Building Your Backbend
A slumped posture, tight muscles, and achy joints will create a depressed, tense, and irritable disposition. Meanwhile an open, strong, and flexible body and will help engender an uplifting, courageous and resilient approach to life.
One of my favorite ways to explore these truths is through backbends. Backbends are enormously challenging and also incredibly rewarding. If not done correctly you can seriously hurt you back.
But if done safely–after sufficient warmup and with a version of the pose that works for your body–you’ll receive the benefits of lifting your heart, keeping your chin up and seeing the world in a whole new way.
Building from the Ground Up
While the term “backbend” might seem like the focus is on your back, to deepen these types of poses you actually need to stretch the front of your body.
The simplest way to do the right stretches is to build your backbend from the ground up. That means stretching the:
- Thighs (quadriceps)
- Hips (psoas, iliacus)
- Belly (rectus abdominis)
- Chest (serratus anterior, pectoralis major)
- Shoulders (latissumus dorsi, deltoids, triceps)
There are many ways to stretch these muscles, here are a few of my favorites you can try (and expect to find in many of my classes).
All of your quadriceps (four muscles on the front of your thigh) are connected to the tuberosity (top part) of your tibia (your shin bone). So by bending your heal towards your tailbone, you will lengthen your quadriceps.
This is a similar variation to the low lunge stretch. From here you can work towards Rajakapotasana, or King Pigeon Pose.
Hips (psoas, iliacus)
You can stretch the front of your tailbone (psoas muscles) by coming into a low lunge. To deep the stretch, add a side bend.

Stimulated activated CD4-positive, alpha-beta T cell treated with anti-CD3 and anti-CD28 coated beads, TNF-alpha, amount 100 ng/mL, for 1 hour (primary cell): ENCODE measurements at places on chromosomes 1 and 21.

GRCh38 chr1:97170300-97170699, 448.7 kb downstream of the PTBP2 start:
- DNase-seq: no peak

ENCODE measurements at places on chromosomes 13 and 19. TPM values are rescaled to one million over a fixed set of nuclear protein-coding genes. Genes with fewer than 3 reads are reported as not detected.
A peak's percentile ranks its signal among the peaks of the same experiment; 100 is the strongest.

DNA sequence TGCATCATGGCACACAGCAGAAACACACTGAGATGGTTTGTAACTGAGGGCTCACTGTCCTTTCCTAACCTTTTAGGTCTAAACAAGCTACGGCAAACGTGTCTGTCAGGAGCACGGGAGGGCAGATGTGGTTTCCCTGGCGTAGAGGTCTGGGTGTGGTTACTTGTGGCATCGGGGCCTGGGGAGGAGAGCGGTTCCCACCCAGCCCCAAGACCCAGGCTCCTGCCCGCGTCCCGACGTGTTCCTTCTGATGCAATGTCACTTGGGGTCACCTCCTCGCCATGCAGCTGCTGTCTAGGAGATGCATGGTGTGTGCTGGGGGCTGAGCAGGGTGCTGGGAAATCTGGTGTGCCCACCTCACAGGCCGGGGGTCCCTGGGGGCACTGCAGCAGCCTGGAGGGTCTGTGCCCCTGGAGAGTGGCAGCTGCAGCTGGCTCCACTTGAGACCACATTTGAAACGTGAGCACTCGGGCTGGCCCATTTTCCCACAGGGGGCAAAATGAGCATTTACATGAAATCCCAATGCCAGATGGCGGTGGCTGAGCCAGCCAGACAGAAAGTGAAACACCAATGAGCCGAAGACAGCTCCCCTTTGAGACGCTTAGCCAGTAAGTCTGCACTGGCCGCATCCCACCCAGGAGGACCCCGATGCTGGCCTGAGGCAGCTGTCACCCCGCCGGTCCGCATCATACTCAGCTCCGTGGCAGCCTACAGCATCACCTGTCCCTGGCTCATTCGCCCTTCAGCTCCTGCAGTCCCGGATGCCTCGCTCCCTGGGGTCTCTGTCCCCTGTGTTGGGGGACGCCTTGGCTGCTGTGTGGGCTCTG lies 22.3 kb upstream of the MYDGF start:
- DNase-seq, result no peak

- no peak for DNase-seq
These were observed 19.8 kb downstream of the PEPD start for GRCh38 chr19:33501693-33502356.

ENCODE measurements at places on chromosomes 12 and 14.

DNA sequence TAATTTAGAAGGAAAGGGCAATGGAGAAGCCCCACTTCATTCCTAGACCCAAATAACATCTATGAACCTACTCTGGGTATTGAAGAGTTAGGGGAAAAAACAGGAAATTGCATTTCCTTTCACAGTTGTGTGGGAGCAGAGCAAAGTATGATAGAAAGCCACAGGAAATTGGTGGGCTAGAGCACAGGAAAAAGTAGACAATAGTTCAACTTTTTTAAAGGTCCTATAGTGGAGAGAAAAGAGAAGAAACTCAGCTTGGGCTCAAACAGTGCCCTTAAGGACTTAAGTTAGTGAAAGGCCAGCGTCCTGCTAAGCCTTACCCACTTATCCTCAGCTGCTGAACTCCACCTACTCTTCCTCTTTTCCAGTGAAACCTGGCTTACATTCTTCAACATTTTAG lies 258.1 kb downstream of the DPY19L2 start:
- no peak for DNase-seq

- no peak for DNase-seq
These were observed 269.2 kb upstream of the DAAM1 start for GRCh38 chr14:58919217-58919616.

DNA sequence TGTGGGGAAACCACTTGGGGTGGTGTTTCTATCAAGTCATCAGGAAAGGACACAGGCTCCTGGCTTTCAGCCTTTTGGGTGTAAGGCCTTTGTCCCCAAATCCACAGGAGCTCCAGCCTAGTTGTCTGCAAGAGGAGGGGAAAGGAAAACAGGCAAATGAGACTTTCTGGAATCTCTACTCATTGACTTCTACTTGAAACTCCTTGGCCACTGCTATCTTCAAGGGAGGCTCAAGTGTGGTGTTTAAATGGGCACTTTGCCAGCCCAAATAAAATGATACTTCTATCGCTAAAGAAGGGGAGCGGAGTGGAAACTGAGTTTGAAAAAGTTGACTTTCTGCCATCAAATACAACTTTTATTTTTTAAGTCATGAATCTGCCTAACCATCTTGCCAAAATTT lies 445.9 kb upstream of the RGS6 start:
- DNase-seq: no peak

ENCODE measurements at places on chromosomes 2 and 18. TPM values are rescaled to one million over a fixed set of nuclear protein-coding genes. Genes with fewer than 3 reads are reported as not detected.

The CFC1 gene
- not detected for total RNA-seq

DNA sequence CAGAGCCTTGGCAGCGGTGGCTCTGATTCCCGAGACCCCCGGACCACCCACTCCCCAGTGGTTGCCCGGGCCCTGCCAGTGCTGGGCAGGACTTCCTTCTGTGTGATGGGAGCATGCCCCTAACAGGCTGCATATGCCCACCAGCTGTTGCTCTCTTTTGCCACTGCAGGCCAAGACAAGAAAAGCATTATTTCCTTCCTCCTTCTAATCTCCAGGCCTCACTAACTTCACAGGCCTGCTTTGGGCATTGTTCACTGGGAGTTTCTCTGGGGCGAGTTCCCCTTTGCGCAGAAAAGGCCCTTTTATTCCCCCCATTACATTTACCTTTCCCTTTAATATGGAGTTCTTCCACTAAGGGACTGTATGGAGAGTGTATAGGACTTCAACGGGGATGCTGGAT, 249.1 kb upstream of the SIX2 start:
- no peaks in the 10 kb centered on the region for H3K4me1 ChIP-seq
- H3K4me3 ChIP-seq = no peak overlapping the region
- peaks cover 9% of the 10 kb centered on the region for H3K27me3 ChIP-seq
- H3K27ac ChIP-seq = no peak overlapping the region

Find the stretch in high lunge by tucking your tailbone while reaching your right heel back.
Belly (rectus abdominis)
Upward dog is found in most vinyasa classes, however we rarely stay in the pose for longer than a few breaths. Get a nice stretch of your front abdominals by staying in the pose for longer.
Bow pose is another beautiful way to stretch your front abdominals while also strengthening your back.
Chest/ribs (serratus anterior, pectoralis major)
In cobra pose you really get to experience the opening up of the rib cage.
Challenge yourself by walking your hands closer to your hips and taking the chest even higher.
If you want to do a backbend correctly, you have to open your heart. Camel pose is the perfect pose to practice opening up the ribcage/thoracic region for progressively deeper backbends.
Shoulders (latissumus dorsi, deltoids, triceps)
To dig into the shoulders, try my absolute favorite pose: melting heart. You can do this against a wall or with your hands on a table, but if you’re on a yoga mat, come into it from tabletop. It feels so good you’ll never want to come out.
Finally, open up the shoulders/upper arm even more by stretching the triceps. The best thing about this stretch is that you can do it anywhere: at a desk, on the bus, or waiting in line.
While I’ve divided these backbend up into five anatomical categories, it’s important to note that you have one whole complete body, not a combination of disparate parts. Some of these stretches overlap with over areas of the body and more importantly, everything is connected to everything else.
As I like to say at the end of my classes, drink plenty of water, and keep your heart open.
With radical love,